75. What drugs are beneficial for rapid, short term treatment of active asthma attack, name an example
    • short-acting beta2 agonist
    • albuterol
  76. What other treatment may be used for acute asthma attack
    supplemental oxygen with high flow rate/concentration
  77. What two conditions are included in COPD
    • emphysema
    • Chronic Bronchitis
  78. What is COPD characterized by
    bronchospasm and dyspnea
  79. What is irreversible tissue damage that increases in severity leading to respiratory failure
  80. What are the two major changes that occurs with emphysema
    • loss of lung elasticity
    • hyperinflation of lung
  81. What is loss of elastic recoil in the alveolar walls, overstretching and enlargement of the alveoli into bullae, and collapse of small airways (bronchioles)
    Air trapping
  82. What is inflammation of the bronchioles caused by chronic exposure to irritants, especially tobacco smoke
    chronic bronchitis
  83. What are clinical manifestations of chronic bronchitis
    • Inflammation
    • vasodialation
    • mucosal edema
    • congestion
    • bronchospasm
    • large amounts of thick mucous
  84. What are risks of COPD
    • cigarettes
    • AAT deficiency
    • Air pollution
  85. Name 5 complications of COPD
    • Hypoxemia
    • Acidosis
    • Resp Infections
    • Cardiac Failure
    • Cardiac dysrhythmias
  86. What kind of questions would you ask about the person and their history that could have COPD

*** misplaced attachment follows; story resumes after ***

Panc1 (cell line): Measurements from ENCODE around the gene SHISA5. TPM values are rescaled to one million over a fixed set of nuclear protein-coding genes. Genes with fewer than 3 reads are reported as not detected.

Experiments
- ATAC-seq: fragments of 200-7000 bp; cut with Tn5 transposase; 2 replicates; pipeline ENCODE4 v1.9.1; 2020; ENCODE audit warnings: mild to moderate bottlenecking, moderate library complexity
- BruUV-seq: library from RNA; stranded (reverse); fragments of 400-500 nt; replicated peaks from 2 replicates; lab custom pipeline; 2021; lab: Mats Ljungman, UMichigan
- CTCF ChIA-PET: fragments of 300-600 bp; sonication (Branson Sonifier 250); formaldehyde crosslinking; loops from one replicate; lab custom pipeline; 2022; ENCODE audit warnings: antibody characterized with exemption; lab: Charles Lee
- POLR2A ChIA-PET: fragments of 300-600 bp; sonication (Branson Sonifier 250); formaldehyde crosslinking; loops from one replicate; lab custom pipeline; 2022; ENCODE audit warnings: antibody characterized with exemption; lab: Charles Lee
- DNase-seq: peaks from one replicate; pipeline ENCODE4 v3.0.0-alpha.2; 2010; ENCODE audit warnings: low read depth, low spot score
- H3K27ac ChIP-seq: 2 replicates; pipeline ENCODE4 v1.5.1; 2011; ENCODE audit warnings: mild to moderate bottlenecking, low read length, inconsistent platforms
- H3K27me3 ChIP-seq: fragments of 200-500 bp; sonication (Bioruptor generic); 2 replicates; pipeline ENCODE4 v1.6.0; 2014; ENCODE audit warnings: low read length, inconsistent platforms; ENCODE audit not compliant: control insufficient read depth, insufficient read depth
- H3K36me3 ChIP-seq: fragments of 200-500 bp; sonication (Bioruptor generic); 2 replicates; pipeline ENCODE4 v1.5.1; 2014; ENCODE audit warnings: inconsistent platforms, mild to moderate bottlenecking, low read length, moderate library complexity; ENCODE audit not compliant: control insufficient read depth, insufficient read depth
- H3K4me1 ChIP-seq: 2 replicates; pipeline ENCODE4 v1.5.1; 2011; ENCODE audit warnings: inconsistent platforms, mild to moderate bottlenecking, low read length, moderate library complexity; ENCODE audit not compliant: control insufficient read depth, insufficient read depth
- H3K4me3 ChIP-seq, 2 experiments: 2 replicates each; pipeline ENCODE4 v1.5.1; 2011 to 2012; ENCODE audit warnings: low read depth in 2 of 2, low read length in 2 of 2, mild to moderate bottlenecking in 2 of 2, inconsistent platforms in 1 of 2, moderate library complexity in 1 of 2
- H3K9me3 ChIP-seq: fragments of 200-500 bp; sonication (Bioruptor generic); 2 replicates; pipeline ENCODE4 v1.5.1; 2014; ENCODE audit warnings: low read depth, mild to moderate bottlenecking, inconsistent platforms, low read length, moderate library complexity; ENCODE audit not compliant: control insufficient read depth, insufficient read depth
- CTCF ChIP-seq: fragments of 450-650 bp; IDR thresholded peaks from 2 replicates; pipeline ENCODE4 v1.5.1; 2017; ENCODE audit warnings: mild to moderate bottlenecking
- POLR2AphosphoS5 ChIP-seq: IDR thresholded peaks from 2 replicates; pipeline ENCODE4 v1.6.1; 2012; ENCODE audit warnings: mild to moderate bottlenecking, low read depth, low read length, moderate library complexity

• Age
    • Gender
    • Occupational hx
    • ethnic/culture
    • family hx
    • current breathing problems
  87. What clinical manifestations would be present with an individual who has COPD in the respiratory system
    • rapid, shallow breaths with accessory use
    • abnormal chest retractions/asymetric
    • Limited diaphragmatic excursion
    • Hypperesonant breath sounds
    • wheezing
    • dyspnea degree
  88. What clinical manifestations would be present with an individual who has COPD in the cardiovascular system
    • Heart rate, rythm
    • edema feet and ankles
    • cyanosis, blue-gray dusky appearance
    • delayed cap refill
    • clubbing of fingers
  89. What psychosocial issues may be present with an individual with COPD
    • Social isolation
    • work, family, social, sexual roles may change and affect self-esteem
    • Anxiety/ fear r/t dyspnea
  90. What economic issues may be present with an individual with COPD
    • May not be able to work
    • drugs are expensive (may use incorrectly to preserve)
  91. What dx tests will be performed to determine COPD
    • ABGs
    • O2 sat
    • Sputum
    • Hct, Hgb
    • Ca, Ph, Mg, and K
    • AAT
    • Chest xray
    • PFT
    • Peak expiratory flow rate
    • Carbon monoxide diffusion test
  92. What labs can monitor hypercarbia and hypoxemia
  93. What labs assess for polycythemia
    Hct and Hgb
  94. What is the expected findings of K, Ca, Ph, and Mg in a pt with COPD and what would the effect be of these values
    • HypoCa, HypoPh, HypoMg
    • HyperK
    • decreased muscle strength
  95. What are the primary interventions for a pt with Impaired gas exchange
    • Maintain Patent Airway
    • Oxygen Therapy
    • Drug Therapy
    • Pulmonary Rehabilitation
  96. What steps will a nurse take to ensure patent airway maintenance for impaired gas exchange
    • Monitor respiratory status q 2 hrs 
    • Enhance Coughing effectiveness: sit up, knees flexed, head slightly flexed, shoulders relaxed
    • Teach pt to follow coughing with several maximal inhalation breaths (hold 2 sec cough 2-3 times)
    • Assist pt to clear airway secretions
    • keep pt head, neck, chest aligned
  97. What steps will a nurse take when providing oxygen therapy for impaired gas exchange
    • Provide O2 (2-4L/min) nasal cannula or 40% with venturi mask
    • No open flames or combustion hazards where O2 is
    • Assess resp hrly for resp depression
    • Low arterial o2 level is primary drive for breathing
  98. What kind of drug therapy will be provided for a pt with impaired gas exchange